Express service providers move packages (i.e. parcels, documents, or pieces of freight) from senders to receivers under various but guaranteed service level agreements. These service level agreements specify date and time of collection at the sender, and receiving at the customer. Research in this dissertation is dedicated to the design of so-called express line-haul transports from the first consolidation point, the origin depot, to the last consolidation point, the destination depot. The line-haul transport is commonly organized either via road or via air. Hub locations are used to sort packages of incoming line-hauls, and to consolidate and load these packages on the outgoing line-hauls. The strategic network design problem is concerned with decisions on these hub locations in the network: how many hubs are needed and where should these be located, and which line-hauls are unloaded and loaded at each hub location? The tactical planning level at express service providers contains decisions on package routings from origin to destination and asset usages. This dissertation focusses on the design of the strategic and tactical line-haul network for road transport in Part I of this dissertation and deals with similar topics for air transport in Part II of this dissertation. In the concluding chapters we present a general review of strategic and tactical network design for express service providers and point to directions for future research.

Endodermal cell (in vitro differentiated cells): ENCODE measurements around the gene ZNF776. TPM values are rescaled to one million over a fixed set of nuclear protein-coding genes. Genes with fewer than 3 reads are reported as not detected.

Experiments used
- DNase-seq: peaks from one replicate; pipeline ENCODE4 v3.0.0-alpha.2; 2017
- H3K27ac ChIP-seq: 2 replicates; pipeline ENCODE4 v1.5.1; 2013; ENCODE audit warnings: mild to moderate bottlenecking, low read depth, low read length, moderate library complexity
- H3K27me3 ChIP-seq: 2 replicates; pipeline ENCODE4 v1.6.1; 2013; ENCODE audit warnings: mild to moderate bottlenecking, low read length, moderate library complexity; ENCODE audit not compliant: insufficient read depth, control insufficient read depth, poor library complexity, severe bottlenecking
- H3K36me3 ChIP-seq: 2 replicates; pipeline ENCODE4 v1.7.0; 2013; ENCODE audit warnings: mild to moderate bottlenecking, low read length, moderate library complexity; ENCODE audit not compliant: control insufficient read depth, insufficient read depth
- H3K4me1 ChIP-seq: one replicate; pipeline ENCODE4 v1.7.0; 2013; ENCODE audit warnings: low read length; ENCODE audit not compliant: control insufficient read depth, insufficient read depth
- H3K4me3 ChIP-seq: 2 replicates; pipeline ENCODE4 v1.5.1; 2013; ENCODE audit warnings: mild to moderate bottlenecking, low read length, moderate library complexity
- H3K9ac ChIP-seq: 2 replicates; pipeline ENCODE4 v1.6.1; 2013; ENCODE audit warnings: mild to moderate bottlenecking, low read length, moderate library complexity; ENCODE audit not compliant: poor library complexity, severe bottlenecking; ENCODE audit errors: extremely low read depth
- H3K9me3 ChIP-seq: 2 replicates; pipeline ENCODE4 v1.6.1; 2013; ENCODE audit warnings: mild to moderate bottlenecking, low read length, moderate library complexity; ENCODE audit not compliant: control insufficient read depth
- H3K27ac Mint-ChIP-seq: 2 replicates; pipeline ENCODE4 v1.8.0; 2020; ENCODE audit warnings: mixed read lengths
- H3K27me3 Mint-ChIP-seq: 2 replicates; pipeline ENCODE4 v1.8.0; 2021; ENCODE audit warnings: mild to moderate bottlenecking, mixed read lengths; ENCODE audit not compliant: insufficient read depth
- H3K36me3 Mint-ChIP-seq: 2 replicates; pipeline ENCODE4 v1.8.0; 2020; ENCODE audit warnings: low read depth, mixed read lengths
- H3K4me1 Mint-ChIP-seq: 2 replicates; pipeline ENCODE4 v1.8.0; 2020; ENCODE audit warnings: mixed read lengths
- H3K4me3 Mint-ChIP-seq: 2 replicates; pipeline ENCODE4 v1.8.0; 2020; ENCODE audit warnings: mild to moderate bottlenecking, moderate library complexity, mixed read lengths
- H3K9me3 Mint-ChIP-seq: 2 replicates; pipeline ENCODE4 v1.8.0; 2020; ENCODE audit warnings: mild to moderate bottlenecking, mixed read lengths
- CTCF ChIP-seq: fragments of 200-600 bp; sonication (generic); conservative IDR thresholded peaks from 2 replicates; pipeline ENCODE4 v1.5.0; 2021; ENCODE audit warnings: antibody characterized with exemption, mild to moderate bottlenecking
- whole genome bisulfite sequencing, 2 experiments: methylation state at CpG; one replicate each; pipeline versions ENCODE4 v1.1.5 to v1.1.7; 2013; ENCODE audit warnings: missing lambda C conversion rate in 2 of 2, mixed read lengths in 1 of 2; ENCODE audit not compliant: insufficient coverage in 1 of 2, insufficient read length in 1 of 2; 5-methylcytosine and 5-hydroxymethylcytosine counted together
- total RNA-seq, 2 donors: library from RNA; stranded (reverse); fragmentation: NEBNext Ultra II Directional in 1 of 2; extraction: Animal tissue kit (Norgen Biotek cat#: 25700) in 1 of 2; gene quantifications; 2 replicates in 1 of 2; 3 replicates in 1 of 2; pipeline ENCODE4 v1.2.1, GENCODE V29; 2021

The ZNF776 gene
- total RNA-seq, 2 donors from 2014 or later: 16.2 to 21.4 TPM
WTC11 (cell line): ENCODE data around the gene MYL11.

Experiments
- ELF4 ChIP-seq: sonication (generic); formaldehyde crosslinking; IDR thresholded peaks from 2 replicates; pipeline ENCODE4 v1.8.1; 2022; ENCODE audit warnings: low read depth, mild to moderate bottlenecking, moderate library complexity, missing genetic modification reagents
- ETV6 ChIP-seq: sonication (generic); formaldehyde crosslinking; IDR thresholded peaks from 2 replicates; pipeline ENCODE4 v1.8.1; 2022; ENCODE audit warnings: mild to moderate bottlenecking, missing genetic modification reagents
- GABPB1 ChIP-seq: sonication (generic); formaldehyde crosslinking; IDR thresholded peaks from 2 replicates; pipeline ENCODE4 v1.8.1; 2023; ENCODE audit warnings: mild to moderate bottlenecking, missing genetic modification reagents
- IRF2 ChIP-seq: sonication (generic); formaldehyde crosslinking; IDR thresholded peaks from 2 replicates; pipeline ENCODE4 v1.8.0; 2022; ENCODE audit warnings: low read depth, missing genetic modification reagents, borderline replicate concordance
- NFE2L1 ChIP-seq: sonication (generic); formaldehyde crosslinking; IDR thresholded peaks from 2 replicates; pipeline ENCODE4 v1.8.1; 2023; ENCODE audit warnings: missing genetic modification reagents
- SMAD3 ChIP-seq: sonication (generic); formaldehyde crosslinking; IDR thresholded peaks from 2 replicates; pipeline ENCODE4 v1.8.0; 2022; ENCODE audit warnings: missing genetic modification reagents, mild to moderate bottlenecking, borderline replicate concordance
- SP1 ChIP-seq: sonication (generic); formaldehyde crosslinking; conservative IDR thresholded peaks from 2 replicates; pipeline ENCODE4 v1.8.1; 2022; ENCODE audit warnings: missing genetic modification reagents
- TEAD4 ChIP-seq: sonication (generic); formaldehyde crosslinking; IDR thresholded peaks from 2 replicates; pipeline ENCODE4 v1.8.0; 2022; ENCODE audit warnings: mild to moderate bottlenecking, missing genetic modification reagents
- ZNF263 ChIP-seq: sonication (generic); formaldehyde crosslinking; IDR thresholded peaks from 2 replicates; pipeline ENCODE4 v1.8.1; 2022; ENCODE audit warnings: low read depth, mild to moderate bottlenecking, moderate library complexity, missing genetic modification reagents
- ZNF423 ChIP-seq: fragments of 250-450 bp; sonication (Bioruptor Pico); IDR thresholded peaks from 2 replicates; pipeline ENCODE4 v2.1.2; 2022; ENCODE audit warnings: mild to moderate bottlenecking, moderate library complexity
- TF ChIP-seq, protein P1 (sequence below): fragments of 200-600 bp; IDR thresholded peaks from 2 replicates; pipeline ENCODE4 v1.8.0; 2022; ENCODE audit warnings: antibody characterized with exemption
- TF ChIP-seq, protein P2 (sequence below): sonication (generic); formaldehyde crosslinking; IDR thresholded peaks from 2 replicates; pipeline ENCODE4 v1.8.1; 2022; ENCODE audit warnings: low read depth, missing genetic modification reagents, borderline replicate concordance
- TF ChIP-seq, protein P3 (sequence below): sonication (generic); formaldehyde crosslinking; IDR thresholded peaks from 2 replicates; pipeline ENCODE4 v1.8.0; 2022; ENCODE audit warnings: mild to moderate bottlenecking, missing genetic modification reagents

|Place of Publication||Tilburg|
|Publication status||Published - 2015|